This pandemic has in fact brought into sharper focus the choices that are made about where resources are allocated, which technologies are developed, and for what purposes. These types of choices are and will be particularly important when it comes to applications of AI for national and global security.
As global anxiety grows about the profound impact of the COVID-19 crisis, it may seem that no stone should be left unturned to resolve it. But governments’ use of technology presents clear risks of misuse and abuse. As the crisis unfolds, the methods used by states to tackle it will demand careful public scrutiny, rooted on legitimate expectations of enhanced transparency.
As drones and even unmanned ground vehicles (UGVs) enter the foray of technologies being used in response to Covid-19, there needs to be greater transparency in the use of these technologies.
As more surveillance technologies are being used in this fight, a broader conversation has begun on the need to balance the demands of public health with the preservation of privacy and human rights.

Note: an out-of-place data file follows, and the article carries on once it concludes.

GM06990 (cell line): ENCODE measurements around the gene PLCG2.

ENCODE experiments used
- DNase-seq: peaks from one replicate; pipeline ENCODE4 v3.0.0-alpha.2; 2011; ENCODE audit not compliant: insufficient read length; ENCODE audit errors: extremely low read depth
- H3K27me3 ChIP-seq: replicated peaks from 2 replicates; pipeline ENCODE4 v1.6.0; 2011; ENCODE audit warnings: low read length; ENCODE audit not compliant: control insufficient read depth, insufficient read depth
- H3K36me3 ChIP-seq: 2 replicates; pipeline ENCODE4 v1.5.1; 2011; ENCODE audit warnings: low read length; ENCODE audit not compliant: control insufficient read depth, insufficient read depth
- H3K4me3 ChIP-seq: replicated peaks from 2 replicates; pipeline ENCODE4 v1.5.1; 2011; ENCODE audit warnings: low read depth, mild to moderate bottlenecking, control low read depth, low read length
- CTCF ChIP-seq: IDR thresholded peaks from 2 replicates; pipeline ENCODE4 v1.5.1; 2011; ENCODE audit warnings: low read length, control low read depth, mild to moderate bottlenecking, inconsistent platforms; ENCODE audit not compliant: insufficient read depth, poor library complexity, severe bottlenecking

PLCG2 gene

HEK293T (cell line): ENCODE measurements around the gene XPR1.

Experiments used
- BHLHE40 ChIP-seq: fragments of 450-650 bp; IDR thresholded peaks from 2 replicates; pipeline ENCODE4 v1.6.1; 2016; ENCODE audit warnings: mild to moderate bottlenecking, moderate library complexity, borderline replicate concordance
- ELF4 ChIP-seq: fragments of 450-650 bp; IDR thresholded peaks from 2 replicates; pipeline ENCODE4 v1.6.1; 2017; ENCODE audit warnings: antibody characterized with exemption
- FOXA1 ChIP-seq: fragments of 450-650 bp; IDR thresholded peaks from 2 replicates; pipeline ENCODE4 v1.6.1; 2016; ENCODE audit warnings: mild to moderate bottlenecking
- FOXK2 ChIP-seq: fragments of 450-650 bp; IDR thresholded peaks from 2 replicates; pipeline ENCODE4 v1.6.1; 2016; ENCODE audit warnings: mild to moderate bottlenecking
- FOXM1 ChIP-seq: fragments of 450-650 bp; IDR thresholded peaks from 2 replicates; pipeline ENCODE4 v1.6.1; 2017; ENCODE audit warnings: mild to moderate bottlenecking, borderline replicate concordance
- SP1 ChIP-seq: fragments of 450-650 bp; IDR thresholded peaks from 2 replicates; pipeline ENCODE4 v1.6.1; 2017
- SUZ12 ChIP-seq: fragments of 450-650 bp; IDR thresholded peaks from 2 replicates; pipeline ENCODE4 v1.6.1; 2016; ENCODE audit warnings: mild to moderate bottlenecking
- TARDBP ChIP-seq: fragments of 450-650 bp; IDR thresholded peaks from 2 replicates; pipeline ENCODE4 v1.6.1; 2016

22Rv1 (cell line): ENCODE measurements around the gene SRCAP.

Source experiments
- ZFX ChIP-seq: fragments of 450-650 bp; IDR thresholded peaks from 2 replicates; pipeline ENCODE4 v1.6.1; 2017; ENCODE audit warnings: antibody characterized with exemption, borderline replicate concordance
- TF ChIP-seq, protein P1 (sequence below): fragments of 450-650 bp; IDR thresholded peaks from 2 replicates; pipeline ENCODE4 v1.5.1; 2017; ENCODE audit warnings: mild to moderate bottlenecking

Police forces were not forthcoming about their use of Clearview AI and facial-recognition technology in general, until a February report revealed that Canada was the largest market for Clearview AI technology outside the United States. The technology seems to have spread quietly, sometimes without the knowledge of those in charge.
Canada is certainly capable of promoting global norms, with a federal government commitment to fund AI research, an active AI community, and a rapidly developing tech sector. Expert help is available from leading AI researchers in Canadian universities and industries. Research institutes and civil-society groups also have expertise on various applications of AI.
The question now is what happens next and how will the mandate be implemented when UN discussions on this issue resume in June. While fully autonomous weapons systems do not yet exist, experts agree that they soon will.
In a recent New York Times opinion piece, Glenn S. Gerstell, the general counsel for the United States National Security Agency, explains why the United States cannot afford to lose the digital revolution. He lays out the ways in which technology will transform national security threats and predicts a bleak future of constant cyberwarfare and new weapons. Gerstell rightly notes …
The United Nations Institute for Disarmament Research Innovations Dialogue held on August 19 at the UN Office in Geneva sought to address the implications of artificial intelligence, quantum computing, blockchain, and the Internet of Things on arms control and disarmament.
The call by some states and civil society for the regulation of autonomous weapons continues. But concern is also being expressed that investment and research in autonomous weapons systems are outpacing regulation. In advance of the August meetings of the Group of Governmental Experts at the Convention on Certain Conventional Weapons (CCW), here’s an overview of recent developments. 1. The …